Why Monetary Stimulus Is Proving Less Effective



The tailwinds abated

Much of the stock market gains in 2012 and 2013 were driven by multiple expansion on the back of aggressive monetary stimulus. Between the market low in 2011 and the end of 2014 the price-to-earnings ratio on the S&P 500 expanded by over 40%. Put differently, as central banks, including the Fed, embarked on an increasingly aggressive series of monetary experiments investors responded by consistently paying more for a dollar of earnings. However, since 2014, QE has ended and monetary stimulus by other central banks, notably the Bank of Japan and European Central Bank, is proving less effective in stimulating asset prices, outside of European credit.

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Market Realist – Monetary stimulus less effective in Europe and Japan

In the wake of the economic (IJH) (IWF) slowdown, the Federal Reserve used several rounds of quantitative easing to propel the economy. From 2010–2013, the Fed induced liquidity worth around $2 trillion into the Market by buying government bonds and mortgage-backed securities.

Higher liquidity in the Market led to a sharp rise in equities (IWM). Forward PE (price-to-earnings) of the S&P 500 (SPY) jumped from 12.7x at the end of 2011 to 17.2x at the end of 2014.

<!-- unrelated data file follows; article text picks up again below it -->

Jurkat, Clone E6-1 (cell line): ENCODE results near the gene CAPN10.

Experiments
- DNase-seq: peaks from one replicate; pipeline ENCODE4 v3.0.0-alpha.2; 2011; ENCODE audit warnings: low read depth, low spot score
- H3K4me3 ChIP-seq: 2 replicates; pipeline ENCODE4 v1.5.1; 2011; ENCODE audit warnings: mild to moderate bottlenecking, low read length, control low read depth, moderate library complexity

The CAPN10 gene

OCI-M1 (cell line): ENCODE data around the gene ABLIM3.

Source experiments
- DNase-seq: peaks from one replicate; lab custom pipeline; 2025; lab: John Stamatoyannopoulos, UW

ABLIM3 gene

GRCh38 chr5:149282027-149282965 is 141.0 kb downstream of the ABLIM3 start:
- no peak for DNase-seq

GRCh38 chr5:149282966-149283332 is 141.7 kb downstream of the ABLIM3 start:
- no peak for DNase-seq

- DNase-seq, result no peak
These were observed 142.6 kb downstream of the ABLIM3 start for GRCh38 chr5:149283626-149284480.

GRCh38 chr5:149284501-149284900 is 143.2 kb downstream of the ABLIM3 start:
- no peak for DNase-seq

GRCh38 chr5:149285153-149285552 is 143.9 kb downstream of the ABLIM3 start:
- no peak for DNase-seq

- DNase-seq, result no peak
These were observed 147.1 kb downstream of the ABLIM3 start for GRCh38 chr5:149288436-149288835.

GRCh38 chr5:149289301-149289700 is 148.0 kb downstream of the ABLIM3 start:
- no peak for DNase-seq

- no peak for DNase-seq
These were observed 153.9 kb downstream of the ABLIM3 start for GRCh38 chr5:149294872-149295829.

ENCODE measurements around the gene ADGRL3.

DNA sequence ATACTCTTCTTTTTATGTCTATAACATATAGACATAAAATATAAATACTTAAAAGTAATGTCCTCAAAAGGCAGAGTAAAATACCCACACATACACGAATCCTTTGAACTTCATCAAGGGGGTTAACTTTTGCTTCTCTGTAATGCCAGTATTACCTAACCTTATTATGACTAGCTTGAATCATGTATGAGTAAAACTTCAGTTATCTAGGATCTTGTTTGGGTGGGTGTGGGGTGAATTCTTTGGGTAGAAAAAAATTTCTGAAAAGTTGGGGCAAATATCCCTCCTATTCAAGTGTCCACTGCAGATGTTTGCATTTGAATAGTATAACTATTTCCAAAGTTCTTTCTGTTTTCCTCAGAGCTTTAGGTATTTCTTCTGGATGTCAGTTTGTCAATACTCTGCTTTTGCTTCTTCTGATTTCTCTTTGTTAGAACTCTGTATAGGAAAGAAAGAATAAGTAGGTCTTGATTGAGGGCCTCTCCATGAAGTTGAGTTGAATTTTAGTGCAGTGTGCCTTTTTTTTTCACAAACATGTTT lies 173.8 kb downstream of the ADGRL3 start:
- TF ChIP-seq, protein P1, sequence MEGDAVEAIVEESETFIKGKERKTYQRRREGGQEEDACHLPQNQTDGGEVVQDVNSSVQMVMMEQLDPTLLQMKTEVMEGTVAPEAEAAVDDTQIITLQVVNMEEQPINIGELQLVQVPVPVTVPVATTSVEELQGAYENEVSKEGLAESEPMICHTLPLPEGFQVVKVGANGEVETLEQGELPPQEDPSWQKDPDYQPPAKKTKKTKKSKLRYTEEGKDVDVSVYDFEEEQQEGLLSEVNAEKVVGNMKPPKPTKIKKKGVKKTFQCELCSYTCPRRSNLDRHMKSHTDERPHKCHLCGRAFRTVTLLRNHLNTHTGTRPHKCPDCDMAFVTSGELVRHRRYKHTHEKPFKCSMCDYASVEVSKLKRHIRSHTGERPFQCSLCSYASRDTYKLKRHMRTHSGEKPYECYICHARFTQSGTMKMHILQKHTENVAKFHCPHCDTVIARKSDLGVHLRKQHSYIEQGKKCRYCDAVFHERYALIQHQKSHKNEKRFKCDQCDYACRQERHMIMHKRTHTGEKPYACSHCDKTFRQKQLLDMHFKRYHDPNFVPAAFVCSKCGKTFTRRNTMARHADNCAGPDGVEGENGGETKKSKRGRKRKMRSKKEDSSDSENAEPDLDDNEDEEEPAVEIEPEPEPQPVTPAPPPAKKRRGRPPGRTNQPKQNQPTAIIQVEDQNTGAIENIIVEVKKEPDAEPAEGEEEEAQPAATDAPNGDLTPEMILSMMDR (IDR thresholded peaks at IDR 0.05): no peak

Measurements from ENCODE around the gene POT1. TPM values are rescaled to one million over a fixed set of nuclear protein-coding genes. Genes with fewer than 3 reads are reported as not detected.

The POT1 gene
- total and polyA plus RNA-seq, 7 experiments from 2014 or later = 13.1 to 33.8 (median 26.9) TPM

Japan’s monetary easing

Other central banks also initiated a slew of measures to propel their economies. However, they had very limited success. The Bank of Japan has long been trying to achieve a 2% inflation target to propel the Japanese economy to a higher growth trajectory. Despite the quantitative and qualitative monetary easing with a negative interest rate, the central bank hasn’t been able to arrest declining inflation.

When Japan’s central bank launched a massive stimulus program, core inflation fell 0.4% in May 2016 from a year earlier. It was the largest fall since April 2013. The central bank is likely to lower its inflation target for fiscal 2016 to 0.0%–0.5% from 0.5%.

ECB stimulus

Similarly, the ECB (European Central Bank) launched several measures to boost the economy (IEV) and enhance inflation to a target level of around 2%. It expanded its massive bond-buying program to $91.5 billion per month from the earlier $68.7 billion. It also decided to acquire corporate bonds.

Additionally, the ECB cut its main refinancing rate to 0.0% and its deposit rate to -0.4% to spur the economy. The ECB is also encouraging banks to lend to the private sector.


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